We stood at the altar, hands tied together, prying rings onto shaking fingers. We smiled so big I thought we’d break, and with trembling lips we spilled out vows repeated by couples just like us for centuries. We promised ourselves, each to the other, and I hoped to give you the world. And you became something new, now my husband, but you had those same, kind, blue eyes and I knew we’d be okay.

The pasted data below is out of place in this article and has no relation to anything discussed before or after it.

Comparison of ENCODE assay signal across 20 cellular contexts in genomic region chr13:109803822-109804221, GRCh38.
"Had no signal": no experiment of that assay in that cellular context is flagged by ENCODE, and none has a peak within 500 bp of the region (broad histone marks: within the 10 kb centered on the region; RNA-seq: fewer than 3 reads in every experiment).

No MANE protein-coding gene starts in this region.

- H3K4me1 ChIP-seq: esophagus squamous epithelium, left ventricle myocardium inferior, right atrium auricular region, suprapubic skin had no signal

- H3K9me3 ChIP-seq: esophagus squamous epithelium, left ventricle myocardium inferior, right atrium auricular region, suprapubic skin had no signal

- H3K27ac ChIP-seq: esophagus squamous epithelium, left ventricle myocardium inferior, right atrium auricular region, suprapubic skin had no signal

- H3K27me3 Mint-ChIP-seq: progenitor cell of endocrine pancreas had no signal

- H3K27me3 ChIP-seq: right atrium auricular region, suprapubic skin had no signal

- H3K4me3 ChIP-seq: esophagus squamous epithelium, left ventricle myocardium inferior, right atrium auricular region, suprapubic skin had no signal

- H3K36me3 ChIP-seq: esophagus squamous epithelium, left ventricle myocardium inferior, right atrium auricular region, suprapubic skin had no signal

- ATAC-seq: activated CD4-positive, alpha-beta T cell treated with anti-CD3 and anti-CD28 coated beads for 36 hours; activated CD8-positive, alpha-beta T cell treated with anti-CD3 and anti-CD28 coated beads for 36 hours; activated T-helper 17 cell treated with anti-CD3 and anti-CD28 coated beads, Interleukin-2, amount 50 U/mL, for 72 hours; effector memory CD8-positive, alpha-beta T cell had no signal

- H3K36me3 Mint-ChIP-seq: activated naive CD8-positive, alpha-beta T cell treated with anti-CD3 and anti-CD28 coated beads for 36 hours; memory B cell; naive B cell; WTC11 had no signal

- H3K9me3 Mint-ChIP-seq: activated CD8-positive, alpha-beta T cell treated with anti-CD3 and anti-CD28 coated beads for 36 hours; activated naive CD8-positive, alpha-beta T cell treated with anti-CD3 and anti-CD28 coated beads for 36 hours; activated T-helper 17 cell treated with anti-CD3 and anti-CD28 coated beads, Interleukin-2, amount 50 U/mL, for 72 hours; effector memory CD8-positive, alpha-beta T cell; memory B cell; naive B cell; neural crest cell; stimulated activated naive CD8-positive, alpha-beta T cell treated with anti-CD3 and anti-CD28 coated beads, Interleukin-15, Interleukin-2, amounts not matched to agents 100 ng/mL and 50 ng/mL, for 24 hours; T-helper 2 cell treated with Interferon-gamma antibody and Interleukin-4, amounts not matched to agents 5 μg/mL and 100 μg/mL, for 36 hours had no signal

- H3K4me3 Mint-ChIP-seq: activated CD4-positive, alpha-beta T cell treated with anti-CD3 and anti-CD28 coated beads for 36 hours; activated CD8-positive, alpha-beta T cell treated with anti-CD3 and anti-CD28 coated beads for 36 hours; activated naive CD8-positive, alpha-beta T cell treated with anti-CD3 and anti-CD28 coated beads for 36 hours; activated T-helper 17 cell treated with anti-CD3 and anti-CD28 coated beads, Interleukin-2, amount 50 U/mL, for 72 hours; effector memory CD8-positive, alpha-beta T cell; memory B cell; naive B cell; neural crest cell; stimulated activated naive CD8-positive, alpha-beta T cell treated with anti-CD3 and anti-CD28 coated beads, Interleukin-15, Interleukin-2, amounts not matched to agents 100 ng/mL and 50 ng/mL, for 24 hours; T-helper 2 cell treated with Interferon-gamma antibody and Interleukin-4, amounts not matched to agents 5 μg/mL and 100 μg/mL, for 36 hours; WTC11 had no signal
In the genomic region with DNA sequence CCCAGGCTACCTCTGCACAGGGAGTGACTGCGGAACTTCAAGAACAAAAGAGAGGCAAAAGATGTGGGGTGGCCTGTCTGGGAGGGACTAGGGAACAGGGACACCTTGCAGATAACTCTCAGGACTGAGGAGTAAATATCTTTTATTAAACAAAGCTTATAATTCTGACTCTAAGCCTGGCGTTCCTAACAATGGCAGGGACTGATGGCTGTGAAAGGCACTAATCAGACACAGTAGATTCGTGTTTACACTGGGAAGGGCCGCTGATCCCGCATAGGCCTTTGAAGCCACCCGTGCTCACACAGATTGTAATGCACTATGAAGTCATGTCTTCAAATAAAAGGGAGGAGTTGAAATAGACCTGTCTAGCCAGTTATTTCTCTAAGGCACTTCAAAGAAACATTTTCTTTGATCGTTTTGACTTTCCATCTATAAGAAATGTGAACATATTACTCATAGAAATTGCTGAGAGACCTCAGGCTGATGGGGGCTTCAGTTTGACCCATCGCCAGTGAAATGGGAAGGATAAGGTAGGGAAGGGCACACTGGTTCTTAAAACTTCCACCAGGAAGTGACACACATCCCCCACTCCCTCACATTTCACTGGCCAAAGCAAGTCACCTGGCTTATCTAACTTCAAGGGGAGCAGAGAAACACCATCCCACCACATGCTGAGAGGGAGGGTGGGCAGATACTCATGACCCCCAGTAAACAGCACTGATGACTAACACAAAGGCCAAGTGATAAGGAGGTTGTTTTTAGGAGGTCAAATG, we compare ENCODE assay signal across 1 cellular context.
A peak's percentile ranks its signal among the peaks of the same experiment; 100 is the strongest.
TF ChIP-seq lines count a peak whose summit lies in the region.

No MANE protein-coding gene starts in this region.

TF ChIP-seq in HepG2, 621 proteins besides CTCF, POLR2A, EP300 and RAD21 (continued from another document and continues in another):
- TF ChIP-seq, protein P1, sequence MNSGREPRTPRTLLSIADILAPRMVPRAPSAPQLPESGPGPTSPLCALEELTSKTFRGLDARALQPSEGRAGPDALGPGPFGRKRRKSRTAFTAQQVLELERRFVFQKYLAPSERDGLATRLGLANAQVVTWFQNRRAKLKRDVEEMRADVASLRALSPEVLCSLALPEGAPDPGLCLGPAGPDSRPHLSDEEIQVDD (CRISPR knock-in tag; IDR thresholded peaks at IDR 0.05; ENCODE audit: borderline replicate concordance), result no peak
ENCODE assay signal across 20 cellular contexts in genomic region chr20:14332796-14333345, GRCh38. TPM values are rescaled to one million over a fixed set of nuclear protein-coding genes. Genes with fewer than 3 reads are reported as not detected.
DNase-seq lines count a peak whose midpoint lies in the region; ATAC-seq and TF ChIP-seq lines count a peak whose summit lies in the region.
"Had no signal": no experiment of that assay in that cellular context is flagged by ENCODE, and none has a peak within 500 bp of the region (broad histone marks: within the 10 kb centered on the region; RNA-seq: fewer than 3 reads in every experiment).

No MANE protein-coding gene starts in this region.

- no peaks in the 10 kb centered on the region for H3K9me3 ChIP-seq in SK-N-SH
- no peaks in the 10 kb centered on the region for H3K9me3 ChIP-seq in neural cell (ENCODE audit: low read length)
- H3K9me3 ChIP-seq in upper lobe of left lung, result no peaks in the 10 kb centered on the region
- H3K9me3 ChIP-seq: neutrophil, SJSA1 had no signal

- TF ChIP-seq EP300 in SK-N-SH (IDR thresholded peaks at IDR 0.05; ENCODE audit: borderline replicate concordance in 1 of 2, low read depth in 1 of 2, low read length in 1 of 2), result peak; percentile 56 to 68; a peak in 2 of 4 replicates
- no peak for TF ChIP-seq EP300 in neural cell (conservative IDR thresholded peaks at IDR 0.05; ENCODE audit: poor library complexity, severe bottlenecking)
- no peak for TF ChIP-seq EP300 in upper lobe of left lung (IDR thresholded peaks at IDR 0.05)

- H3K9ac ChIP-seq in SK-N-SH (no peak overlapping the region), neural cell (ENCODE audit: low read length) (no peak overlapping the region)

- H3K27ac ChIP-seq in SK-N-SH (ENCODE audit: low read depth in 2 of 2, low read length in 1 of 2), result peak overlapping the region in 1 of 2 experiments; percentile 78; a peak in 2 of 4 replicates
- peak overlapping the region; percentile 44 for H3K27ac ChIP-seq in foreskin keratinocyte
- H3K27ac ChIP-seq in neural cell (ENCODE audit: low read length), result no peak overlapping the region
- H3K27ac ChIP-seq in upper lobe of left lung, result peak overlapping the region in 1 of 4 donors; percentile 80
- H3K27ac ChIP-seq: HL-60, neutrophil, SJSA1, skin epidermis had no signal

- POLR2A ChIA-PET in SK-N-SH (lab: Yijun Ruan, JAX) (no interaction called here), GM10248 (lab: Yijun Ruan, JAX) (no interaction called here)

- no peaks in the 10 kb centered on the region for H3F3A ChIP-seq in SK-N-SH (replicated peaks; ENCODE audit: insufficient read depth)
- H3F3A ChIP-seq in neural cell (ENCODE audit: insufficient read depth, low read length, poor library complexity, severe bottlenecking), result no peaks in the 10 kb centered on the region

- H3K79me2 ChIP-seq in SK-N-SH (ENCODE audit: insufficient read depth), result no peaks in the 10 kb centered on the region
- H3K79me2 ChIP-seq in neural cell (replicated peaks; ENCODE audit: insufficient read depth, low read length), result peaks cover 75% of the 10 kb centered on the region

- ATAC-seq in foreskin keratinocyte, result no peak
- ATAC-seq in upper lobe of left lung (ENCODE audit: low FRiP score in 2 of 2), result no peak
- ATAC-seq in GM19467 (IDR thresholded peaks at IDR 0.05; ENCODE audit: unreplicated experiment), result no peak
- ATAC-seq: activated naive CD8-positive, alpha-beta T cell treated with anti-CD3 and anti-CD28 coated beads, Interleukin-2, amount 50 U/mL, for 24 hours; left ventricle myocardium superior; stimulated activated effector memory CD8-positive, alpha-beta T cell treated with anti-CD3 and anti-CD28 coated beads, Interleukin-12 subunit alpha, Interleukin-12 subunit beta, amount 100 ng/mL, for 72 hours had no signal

We turned then, vows spoken and chords tied, now one before God and man, and we faced the crowd, all dear, all treasures, who had come to from every corner to smile and wish us well. They smiled their knowing smiles, some with only surface knowledge who chose to love us anyway, others whose arms were still tired from pushing us to the altar. Acquaintances and confidants, mixed in the row. They sang and they cheered, took pictures and gave hugs, and celebrated this tradition of marriage. They circled around us, a wall of protection, fierce with love and happiness. Later we ate cake and gave speeches and I tossed my bouquet, but none of it mattered as much as those there. In their heels and dresses, suits and dance moves, they made our hearts flood with thanks.